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Water for wound cleansing

Fernandez, Ritin S RN MN (Critical Care) PhD Candidate1,2,3; Griffiths, Rhonda DrPH BEd MSc(Hons) RN RM1,2,3; Ussia, Cheryl CNS1

International Journal of Evidence-Based Healthcare: September 2007 - Volume 5 - Issue 3 - p 305–323

Background Various solutions have been recommended for cleansing wounds, however, normal saline is favoured as it is an isotonic solution and is less likely to interfere with the normal healing process. Tap water is commonly used in the community for cleansing wounds because it is easily accessible, efficient and cost-effective; however, there is an unresolved debate about its use.

Objectives The objective of this review was to assess the effects of water compared with other solutions for wound cleansing.

Search strategy Randomised and quasi-randomised controlled trials were identified by electronic searches of Cochrane Wounds Group Specialised Register (June 2004), MEDLINE (1996–2004), EMBASE (1980–2004), CINAHL (1982–2004), and the Cochrane Controlled Trials Register (Issue 2, 2004). Primary authors, company representatives and content experts were contacted to identify eligible studies. Reference lists from included trials were also searched.

Selection criteria Randomised and quasi-randomised controlled trials that compared the use of water with other solutions for wound cleansing were eligible for inclusion. Additional criteria were outcomes that included objective or subjective measures of wound infection or healing.

Data collection and analysis Trial selection, data extraction and quality assessment were carried out independently by two reviewers and checked by a third reviewer. Differences in opinion were settled by discussion. Some data were pooled using a fixed effects model.

Main results Five trials were identified that compared rates of infection and healing in wounds cleansed with water and normal saline; three compared cleansing with no cleansing and one compared cleansing with procaine spirit with water. There were no standard criteria for the assessment of wound infection across the trials which limited the ability to pool the data. The major comparisons were water versus normal saline, and tap water versus no cleansing. For chronic wounds, the relative risk of developing an infection when cleansed with tap water compared with normal saline was 0.16 (95% CI 0.01–2.96). Use of tap water to cleanse acute wounds in adults was associated with a lower rate of infection than saline (RR 0.55, 95% CI 0.31–0.97). The use of tap water to cleanse acute wounds in children was not associated with a statistically significant difference in infection, when compared with saline (RR 1.07, 95% CI 0.43–2.64). Similarly, no statistically significant differences in infection rates were seen when wounds were cleansed with tap water versus not cleansed at all (RR 0.81, 95% CI 0.31–2.12). Likewise, there was no difference in the infection rate in episiotomy wounds cleansed with water or procaine spirit. The use of isotonic saline, distilled water and boiled water for cleansing open fractures also did not demonstrate a statistically significant difference in the number of fractures that were infected.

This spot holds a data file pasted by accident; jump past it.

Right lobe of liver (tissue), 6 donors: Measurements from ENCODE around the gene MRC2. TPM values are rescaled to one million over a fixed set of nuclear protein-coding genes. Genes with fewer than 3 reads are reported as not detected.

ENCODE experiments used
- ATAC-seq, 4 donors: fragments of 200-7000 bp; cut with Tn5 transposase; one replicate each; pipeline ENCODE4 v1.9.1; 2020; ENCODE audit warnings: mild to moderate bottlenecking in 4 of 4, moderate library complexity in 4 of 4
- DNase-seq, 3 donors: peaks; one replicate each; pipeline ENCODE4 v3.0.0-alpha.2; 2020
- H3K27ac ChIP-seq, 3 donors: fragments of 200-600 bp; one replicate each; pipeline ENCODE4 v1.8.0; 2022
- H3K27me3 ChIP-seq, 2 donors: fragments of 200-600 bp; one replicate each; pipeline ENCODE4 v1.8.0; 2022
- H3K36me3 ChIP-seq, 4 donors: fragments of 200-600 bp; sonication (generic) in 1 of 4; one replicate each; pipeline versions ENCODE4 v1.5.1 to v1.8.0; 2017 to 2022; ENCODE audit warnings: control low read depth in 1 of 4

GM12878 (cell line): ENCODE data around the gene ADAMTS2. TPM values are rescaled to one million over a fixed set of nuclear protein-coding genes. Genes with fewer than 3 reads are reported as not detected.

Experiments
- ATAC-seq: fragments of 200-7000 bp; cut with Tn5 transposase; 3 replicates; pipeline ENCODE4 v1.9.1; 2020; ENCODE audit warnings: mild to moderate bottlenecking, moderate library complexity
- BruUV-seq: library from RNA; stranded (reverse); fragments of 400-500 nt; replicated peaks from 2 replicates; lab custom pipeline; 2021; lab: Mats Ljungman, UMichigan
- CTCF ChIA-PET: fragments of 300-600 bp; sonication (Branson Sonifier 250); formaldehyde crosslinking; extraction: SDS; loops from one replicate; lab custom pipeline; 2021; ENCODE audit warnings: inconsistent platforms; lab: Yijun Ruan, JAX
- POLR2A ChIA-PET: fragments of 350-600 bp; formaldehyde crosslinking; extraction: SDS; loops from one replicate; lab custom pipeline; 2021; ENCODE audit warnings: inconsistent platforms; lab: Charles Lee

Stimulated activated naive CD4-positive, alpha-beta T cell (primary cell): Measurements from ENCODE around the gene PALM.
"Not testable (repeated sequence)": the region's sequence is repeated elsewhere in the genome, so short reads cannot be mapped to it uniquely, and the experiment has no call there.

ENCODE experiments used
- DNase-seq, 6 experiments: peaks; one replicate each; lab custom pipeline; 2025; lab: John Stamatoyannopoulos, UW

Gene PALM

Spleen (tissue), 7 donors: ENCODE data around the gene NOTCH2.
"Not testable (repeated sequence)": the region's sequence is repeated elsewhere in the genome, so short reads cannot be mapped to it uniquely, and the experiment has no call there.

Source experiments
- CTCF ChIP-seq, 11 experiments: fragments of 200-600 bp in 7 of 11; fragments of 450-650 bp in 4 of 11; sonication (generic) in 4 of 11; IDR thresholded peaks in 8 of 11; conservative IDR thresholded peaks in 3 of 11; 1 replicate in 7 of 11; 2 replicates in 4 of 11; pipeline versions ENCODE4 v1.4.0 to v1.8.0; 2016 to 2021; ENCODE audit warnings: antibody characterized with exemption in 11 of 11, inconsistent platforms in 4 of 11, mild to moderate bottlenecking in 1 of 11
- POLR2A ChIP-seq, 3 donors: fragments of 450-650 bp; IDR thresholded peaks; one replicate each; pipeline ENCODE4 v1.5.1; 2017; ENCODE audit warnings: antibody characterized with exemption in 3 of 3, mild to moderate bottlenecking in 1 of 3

Conclusions Although the evidence is limited one trial has suggested that the use of tap water to cleanse acute wounds reduces the infection rate and other trials conclude that there is no difference in the infection and healing rates between wounds that were not cleansed and those cleansed with tap water and other solutions. In the absence of drinkable tap water, boiled and cooled water as well as distilled water can be used as cleansing agents.

1South Western Sydney, Centre for Applied Nursing Research, 2New South Wales Centre for Evidence Based Health Care (a collaborating centre of the Joanna Briggs Institute), Liverpool BC, and 3University of Western Sydney, Penrith South DC, New South Wales, Australia

Correspondence: Ms Ritin Fernandez, Centre for Applied Nursing Research, Locked Bag 7103, Liverpool BC, NSW 1871 Australia. Email:

This paper is based on a Cochrane review published in The Cochrane Library, issue 1, 2006 with permission from John Wiley & Sons Ltd, on behalf of the Cochrane Collaboration.

Cochrane reviews are regularly updated as new information becomes available and in response to comments and criticisms, and The Cochrane Library should be consulted for the most recent version of the review.

This trial was also subjected to the same rigorous quality assessment as other trials included in the review.

International Journal of Evidence-Based Healthcare © 2007 The Joanna Briggs Institute
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